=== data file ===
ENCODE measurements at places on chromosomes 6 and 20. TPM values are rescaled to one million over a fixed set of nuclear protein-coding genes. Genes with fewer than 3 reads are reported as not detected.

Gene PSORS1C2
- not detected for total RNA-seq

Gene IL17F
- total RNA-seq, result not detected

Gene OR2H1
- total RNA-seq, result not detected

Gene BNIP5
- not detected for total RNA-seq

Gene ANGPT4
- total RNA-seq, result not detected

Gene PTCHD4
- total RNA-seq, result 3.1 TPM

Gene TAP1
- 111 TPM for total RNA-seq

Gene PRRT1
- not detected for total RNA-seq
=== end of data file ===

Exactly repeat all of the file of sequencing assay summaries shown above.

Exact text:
ENCODE measurements at places on chromosomes 6 and 20. TPM values are rescaled to one million over a fixed set of nuclear protein-coding genes. Genes with fewer than 3 reads are reported as not detected.

Gene PSORS1C2
- not detected for total RNA-seq

Gene IL17F
- total RNA-seq, result not detected

Gene OR2H1
- total RNA-seq, result not detected

Gene BNIP5
- not detected for total RNA-seq

Gene ANGPT4
- total RNA-seq, result not detected

Gene PTCHD4
- total RNA-seq, result 3.1 TPM

Gene TAP1
- 111 TPM for total RNA-seq

Gene PRRT1
- not detected for total RNA-seq